Quoting several examples from India, Mr. Solheim said that solar efficiency of Kerala should be adopted everywhere. He also cited the example of the use of electrical vehicles in Maharashtra and Telangana, stating that they should be used in all other states. He praised the organisation of various events at this year’s World Environment in India and expressed the view that such conferences are important to delineate ongoing pressing issues pertinent to environment.

    In his address, Deputy Chief Minister of Bihar, Mr. Sushil Kumar Modi raised several issues pertaining to environment. He suggested the adoption of ‘Zigzag technology’ to reduce carbon emissions from burning of bricks in brick kilns. The CAMPA Fund’s rules should be notified at the earliest, so that the funds can be used by the State governments.

    In his welcome remarks, Secretary, MoEF&CC, Mr. C.K. Mishra said that if efforts like this can be sustained forever, fulfil all the commitments can be fulfilled and the nation will be a better place in terms of its environment.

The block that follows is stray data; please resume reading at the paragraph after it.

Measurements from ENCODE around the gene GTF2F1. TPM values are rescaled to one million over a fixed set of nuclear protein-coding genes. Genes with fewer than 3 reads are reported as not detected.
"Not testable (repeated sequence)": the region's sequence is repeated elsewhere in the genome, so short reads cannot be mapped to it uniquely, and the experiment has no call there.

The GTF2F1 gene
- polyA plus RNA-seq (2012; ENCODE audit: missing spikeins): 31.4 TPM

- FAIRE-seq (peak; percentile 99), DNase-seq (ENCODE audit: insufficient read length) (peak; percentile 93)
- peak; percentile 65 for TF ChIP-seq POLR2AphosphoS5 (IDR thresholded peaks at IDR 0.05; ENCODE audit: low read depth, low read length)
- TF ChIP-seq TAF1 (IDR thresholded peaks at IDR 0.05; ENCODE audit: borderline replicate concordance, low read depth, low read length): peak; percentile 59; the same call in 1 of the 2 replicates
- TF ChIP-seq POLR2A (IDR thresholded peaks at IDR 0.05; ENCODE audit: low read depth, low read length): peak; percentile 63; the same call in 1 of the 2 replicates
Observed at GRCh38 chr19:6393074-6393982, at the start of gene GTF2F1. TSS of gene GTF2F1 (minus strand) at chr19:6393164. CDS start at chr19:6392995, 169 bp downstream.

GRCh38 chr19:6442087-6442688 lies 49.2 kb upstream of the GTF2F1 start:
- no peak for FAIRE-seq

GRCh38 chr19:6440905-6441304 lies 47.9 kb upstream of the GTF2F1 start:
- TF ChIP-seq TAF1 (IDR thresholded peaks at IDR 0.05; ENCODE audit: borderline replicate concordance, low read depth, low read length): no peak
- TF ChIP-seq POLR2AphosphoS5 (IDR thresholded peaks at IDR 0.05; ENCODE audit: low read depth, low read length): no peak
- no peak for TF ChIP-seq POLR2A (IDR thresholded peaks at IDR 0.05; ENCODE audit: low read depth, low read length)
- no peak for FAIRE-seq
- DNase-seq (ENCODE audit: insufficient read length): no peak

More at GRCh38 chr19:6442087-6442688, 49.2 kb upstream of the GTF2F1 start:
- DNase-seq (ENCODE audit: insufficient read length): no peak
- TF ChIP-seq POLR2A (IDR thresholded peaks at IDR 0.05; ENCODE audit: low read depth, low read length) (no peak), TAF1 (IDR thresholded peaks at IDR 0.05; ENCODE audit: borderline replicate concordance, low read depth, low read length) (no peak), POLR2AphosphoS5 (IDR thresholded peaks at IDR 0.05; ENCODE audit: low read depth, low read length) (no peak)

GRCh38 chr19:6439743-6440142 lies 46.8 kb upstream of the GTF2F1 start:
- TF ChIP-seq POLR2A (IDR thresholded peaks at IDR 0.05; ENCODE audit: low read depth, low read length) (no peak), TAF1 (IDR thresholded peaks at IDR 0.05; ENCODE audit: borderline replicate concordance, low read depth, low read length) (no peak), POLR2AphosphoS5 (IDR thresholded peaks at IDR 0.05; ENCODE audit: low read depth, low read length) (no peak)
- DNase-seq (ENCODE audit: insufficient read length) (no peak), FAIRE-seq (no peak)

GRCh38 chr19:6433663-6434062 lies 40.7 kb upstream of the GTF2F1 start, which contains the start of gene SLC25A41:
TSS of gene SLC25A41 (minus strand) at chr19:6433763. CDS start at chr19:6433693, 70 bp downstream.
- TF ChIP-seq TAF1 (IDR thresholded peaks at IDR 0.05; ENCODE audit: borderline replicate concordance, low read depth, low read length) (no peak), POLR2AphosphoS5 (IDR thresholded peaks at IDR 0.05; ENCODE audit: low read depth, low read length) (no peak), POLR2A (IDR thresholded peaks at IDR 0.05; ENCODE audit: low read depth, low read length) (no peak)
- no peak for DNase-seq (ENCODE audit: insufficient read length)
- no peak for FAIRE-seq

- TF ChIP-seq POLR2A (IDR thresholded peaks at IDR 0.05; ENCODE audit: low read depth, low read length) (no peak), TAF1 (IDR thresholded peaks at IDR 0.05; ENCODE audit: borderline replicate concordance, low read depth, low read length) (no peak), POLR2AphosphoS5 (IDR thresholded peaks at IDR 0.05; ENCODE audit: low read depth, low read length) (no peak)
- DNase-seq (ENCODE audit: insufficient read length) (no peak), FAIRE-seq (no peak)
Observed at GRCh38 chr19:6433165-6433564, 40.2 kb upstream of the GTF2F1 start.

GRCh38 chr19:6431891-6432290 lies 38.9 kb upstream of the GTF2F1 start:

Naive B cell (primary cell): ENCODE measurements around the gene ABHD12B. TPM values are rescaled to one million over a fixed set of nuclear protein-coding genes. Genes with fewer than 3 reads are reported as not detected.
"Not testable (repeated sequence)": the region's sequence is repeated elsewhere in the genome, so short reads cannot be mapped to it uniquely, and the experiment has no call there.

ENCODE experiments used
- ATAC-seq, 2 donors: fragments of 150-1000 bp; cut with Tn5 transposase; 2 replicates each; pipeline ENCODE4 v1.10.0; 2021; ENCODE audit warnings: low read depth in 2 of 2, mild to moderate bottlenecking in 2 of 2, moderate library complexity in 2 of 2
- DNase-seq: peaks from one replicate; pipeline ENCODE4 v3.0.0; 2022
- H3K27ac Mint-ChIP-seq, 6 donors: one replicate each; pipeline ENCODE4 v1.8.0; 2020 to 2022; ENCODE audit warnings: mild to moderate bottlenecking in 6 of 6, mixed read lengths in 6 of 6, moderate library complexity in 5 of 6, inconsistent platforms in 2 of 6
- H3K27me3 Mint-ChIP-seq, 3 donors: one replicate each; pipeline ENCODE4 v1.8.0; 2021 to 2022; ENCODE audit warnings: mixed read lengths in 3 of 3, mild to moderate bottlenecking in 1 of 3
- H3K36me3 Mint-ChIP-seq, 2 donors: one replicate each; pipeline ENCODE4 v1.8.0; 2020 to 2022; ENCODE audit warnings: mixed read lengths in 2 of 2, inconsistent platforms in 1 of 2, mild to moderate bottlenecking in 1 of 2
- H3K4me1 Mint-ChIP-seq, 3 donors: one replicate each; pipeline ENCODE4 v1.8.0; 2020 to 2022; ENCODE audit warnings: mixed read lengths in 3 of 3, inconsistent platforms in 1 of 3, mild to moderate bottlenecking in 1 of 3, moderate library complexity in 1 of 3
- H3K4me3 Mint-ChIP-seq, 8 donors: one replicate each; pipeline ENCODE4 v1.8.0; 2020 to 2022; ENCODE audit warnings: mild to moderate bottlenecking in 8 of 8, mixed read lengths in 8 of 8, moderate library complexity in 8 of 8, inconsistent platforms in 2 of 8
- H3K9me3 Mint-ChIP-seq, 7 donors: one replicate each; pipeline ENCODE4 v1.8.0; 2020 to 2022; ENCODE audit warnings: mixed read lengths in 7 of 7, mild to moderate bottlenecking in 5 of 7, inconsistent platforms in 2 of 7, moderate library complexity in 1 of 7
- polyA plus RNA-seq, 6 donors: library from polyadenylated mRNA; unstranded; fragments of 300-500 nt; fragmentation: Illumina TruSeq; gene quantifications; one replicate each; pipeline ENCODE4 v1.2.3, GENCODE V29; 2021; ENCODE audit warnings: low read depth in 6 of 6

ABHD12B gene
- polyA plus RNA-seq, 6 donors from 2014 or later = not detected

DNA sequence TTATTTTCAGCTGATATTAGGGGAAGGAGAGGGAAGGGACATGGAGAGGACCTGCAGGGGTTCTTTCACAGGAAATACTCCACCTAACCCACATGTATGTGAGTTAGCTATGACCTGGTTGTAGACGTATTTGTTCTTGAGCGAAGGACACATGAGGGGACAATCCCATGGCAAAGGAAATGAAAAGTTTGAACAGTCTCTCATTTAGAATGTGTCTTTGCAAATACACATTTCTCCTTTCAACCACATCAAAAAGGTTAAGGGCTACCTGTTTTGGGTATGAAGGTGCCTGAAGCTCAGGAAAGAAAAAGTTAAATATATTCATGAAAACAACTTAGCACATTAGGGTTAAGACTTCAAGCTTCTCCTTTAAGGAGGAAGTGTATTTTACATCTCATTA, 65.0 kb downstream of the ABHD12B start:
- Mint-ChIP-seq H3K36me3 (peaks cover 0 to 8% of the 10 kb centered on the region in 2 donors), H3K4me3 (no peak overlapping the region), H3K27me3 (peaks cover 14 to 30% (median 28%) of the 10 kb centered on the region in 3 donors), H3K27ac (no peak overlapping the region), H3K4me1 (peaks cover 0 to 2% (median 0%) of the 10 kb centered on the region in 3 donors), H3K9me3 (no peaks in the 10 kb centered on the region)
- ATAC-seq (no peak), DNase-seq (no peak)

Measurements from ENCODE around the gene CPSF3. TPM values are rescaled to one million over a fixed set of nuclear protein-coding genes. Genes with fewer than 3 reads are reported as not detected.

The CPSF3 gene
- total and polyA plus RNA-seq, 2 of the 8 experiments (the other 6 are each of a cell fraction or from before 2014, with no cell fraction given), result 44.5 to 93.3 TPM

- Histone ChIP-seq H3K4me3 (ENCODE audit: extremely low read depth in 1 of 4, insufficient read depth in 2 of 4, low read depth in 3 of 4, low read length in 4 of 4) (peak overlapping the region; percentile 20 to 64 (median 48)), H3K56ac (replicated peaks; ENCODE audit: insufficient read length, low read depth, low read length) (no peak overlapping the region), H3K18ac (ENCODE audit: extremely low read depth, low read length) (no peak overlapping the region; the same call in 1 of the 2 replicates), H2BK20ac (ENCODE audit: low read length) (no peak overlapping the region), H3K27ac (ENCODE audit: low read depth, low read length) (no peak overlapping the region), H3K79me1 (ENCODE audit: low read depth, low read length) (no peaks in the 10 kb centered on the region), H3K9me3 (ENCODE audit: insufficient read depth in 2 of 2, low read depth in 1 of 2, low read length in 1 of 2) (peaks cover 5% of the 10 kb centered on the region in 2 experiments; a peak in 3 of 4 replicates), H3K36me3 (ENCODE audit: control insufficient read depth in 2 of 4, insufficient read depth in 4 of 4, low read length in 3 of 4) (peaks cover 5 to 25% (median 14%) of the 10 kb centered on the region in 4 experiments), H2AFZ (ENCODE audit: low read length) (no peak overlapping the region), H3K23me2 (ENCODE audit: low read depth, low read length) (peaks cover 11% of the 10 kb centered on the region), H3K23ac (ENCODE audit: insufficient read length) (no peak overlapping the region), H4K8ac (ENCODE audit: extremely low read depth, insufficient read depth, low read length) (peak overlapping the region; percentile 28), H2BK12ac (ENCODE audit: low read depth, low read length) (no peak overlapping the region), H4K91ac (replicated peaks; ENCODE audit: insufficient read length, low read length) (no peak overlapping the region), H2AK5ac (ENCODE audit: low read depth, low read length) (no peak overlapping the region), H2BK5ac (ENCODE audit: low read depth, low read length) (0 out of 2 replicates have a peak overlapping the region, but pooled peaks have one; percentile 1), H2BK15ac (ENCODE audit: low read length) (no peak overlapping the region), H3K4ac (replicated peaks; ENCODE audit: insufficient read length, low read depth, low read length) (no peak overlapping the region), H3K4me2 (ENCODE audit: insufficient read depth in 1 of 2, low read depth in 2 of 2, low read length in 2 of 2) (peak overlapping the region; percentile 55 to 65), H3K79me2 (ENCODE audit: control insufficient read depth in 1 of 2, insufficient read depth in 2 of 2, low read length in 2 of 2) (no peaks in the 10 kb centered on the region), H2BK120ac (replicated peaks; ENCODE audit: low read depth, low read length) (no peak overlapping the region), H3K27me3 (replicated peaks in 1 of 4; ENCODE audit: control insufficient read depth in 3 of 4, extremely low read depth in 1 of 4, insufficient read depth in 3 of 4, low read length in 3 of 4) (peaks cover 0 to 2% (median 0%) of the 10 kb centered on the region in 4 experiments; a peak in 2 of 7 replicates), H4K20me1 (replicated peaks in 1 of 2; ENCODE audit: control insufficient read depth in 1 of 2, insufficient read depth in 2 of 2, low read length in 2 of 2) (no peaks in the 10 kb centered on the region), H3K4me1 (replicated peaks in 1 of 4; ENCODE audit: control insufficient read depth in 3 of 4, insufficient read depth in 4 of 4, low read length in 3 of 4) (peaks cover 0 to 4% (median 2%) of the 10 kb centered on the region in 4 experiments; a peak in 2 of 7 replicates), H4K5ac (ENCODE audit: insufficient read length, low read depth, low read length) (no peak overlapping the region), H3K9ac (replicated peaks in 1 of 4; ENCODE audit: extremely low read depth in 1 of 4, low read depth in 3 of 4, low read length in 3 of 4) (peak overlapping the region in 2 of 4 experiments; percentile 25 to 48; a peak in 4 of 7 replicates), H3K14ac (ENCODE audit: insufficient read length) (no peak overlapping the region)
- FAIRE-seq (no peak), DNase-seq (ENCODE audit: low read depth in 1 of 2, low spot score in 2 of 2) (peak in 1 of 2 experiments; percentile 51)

Director General, Forest & Special Secretary, MoEF&CC, Mr. Siddhanta Das, Additional Secretary, MoEF&CC, Mr. A.K Jain, senior officers and officials of MoEF&CC and other Ministries/Departments, representatives of United Nations Environment, State Environment Ministers, as well as senior officers and officials from State governments were present in the gathering.

    E.K. JanakiAmmal National awards on taxonomy were also given away during the inaugural ceremony. The awards consist of Rs. 5 lakh of cash, a scroll and a medallion. The awards were given to –

    (i) Dr. S.R Yadav for Plant Taxonomy – ( Dr. Yadav is a Scientist, Deptt of Botany, Shivaji University, Kolhapur);

    (ii) Dr. P.T Cherian for Animal Taxonomy (Dr. Cherian is Principal Investigator, Department of Zoology, Trivandrum)

    (iii) Dr. S. Sivaji for Microbial Taxonomy – (Dr. S. Sivaji is from Hyderabad).

    Dr. Harsh Vardhan, Dr. Mahesh Sharma and other dignitaries released The State of Environment Report 2015 on the occasion.



    [​IMG]

    Dr. Harsh Vardhan and other dignitaries releasing the State of Environment Report

    National Geographic’s plastic wrapper-free magazine (India, US and UK editions) was also released on the occasion. The effort of National Geographic is to educate and inform the public about the environmental threats of single-use plastic. This initiative by National Geographic will save more than 2.5 million single-use plastic bags every month.

    ***